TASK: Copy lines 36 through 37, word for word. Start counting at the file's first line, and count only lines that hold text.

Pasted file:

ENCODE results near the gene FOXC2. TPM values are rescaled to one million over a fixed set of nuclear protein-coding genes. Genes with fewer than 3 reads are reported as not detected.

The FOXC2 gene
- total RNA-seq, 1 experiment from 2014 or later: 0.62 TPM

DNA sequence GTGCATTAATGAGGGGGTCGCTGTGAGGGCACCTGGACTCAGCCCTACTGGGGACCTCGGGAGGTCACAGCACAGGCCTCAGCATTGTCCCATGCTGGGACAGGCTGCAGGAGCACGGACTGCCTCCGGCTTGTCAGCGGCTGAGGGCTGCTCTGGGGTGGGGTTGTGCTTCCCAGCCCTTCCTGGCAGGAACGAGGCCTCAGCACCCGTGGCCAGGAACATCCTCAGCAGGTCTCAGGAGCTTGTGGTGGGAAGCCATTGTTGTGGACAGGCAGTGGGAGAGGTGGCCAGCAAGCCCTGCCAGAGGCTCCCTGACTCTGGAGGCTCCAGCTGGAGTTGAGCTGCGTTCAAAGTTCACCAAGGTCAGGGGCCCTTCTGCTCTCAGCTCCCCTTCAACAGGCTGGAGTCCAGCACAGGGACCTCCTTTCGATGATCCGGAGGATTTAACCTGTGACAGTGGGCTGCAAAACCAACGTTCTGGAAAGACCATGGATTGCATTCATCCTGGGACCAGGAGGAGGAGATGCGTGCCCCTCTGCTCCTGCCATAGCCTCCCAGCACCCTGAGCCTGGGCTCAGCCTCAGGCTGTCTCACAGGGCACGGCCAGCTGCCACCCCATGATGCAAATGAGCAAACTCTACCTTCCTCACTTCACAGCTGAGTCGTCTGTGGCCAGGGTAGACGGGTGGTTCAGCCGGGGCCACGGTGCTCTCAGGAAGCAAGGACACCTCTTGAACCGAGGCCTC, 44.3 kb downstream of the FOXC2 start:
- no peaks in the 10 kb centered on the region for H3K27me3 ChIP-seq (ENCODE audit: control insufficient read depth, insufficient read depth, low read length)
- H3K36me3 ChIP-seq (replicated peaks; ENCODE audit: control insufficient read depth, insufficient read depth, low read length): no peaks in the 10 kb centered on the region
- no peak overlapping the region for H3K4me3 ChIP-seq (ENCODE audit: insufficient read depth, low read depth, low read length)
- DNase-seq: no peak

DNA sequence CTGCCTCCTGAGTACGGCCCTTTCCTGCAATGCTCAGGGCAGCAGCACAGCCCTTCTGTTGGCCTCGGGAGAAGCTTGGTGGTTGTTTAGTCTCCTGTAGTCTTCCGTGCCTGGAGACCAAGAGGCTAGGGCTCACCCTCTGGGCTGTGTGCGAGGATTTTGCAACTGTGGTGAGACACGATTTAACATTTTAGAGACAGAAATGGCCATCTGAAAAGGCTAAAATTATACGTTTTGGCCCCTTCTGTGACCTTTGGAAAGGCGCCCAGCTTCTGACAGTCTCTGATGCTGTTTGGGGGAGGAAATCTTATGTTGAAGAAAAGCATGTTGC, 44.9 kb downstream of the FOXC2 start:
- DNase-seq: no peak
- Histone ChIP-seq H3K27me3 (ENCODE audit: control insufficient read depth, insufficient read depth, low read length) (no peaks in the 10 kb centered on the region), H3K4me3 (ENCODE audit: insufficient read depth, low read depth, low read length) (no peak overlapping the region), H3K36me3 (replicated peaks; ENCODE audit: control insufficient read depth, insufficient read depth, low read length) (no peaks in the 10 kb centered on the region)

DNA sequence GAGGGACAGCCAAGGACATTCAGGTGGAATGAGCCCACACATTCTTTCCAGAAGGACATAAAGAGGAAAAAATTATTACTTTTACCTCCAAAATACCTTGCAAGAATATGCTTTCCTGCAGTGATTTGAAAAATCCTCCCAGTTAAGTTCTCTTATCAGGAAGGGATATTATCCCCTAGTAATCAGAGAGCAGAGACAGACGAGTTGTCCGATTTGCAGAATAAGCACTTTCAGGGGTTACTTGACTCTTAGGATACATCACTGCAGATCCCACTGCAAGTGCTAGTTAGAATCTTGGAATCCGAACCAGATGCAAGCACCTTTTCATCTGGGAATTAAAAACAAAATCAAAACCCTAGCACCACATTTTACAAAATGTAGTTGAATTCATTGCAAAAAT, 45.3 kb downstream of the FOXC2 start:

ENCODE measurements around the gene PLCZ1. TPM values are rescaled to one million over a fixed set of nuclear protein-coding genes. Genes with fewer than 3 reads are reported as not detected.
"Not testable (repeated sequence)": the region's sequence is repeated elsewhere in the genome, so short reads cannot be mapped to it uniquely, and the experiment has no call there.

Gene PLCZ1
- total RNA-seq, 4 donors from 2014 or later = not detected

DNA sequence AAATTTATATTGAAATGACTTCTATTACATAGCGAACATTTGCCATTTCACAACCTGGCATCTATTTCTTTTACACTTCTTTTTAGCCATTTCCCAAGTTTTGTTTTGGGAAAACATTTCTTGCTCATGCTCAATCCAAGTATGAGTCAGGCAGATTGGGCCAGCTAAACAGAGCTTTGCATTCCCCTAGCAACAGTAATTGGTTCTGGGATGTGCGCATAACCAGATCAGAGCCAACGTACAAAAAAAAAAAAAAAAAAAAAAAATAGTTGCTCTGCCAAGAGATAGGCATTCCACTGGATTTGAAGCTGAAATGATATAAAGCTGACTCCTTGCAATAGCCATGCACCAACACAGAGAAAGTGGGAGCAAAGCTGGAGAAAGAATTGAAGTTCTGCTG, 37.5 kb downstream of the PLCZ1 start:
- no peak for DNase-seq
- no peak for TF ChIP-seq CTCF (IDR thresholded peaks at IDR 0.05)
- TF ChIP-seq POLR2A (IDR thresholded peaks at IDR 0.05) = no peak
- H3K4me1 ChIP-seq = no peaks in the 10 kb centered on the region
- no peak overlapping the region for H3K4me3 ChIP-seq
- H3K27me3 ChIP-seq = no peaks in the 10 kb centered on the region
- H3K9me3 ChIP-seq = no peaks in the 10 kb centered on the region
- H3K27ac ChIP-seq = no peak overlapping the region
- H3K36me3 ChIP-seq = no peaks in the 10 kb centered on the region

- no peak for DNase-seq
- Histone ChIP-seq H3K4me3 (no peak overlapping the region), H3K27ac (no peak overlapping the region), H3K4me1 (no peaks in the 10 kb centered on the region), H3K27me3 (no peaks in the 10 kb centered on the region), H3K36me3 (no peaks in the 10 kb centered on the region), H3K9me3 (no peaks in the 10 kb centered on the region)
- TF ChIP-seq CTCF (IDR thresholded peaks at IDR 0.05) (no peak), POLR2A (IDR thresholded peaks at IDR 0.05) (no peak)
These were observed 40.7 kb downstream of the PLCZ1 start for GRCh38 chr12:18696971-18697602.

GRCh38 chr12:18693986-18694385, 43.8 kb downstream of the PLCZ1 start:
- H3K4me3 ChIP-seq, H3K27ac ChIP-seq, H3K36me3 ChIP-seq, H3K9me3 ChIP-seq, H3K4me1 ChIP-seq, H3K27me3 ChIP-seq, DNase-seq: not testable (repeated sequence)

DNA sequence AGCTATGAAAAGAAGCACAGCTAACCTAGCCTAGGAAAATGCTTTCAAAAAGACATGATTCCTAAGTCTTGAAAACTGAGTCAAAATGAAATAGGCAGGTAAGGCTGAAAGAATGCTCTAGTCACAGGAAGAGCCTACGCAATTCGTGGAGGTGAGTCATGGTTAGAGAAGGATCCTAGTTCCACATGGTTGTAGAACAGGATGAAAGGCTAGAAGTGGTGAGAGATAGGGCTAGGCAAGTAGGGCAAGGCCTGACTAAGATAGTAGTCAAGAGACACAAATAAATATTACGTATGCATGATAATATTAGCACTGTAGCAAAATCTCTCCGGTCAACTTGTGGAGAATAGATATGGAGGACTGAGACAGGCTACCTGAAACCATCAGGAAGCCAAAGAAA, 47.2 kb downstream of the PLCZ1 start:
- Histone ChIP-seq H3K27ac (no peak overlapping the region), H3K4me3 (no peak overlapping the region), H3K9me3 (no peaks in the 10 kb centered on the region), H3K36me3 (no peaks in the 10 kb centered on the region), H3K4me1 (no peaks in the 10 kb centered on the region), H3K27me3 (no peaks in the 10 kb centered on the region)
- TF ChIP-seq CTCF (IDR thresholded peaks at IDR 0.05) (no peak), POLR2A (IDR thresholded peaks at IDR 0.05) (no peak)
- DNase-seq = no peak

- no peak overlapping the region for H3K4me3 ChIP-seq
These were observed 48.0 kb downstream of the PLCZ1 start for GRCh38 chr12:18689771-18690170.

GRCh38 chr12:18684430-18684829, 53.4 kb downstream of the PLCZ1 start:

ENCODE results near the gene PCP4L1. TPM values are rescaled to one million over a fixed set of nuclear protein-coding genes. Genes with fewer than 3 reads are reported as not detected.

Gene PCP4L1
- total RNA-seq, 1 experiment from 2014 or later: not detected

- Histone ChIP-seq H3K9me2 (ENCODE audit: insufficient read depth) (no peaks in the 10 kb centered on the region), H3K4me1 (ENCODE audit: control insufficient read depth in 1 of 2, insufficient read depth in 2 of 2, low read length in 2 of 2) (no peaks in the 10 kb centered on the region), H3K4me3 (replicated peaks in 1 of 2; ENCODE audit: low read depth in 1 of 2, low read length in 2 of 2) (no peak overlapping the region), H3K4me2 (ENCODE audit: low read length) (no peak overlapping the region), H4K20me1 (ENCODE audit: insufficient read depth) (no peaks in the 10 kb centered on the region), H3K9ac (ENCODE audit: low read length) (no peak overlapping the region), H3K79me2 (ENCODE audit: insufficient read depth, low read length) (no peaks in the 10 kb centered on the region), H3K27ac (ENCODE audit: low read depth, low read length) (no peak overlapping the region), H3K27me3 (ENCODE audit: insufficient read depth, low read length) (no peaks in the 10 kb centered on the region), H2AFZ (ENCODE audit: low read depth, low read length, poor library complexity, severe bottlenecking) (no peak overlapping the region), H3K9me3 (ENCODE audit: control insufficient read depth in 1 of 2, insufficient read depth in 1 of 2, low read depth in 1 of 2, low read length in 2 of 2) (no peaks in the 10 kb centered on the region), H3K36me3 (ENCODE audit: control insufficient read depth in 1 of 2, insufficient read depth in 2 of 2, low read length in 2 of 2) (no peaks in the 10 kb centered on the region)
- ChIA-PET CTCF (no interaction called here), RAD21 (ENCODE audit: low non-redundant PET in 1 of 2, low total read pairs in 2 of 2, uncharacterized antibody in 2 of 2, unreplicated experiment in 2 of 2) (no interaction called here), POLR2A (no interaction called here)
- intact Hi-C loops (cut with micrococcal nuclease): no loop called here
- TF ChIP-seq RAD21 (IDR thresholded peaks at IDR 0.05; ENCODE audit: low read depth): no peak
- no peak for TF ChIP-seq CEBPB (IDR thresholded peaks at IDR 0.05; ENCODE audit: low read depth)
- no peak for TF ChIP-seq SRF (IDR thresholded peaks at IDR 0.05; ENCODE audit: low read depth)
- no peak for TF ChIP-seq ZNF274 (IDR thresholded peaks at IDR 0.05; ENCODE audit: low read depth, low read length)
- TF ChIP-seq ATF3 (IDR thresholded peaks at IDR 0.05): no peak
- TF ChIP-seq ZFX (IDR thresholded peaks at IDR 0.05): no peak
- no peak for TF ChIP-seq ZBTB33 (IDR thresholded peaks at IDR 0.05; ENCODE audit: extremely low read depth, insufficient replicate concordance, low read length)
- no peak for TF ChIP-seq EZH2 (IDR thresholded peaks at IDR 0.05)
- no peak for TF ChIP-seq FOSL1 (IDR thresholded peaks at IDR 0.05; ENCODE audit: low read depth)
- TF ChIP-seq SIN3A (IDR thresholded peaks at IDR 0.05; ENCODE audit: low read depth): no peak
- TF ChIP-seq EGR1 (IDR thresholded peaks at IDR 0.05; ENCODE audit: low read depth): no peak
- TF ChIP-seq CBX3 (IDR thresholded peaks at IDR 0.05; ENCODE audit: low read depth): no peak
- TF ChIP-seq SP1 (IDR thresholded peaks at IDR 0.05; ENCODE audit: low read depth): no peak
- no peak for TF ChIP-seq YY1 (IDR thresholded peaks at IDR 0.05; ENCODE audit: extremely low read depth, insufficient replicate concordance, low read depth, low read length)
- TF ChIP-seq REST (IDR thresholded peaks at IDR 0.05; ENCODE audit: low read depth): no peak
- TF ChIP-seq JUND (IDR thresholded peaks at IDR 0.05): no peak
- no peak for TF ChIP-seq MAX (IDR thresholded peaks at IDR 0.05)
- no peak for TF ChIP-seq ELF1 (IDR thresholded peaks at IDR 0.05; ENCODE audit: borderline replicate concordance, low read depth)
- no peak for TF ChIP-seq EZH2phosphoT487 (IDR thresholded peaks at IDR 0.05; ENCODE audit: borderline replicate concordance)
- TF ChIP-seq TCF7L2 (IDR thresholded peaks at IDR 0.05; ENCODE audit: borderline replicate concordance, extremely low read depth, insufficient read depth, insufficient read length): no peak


- DNase-seq = no peak

- no peak overlapping the region for H3K4me3 ChIP-seq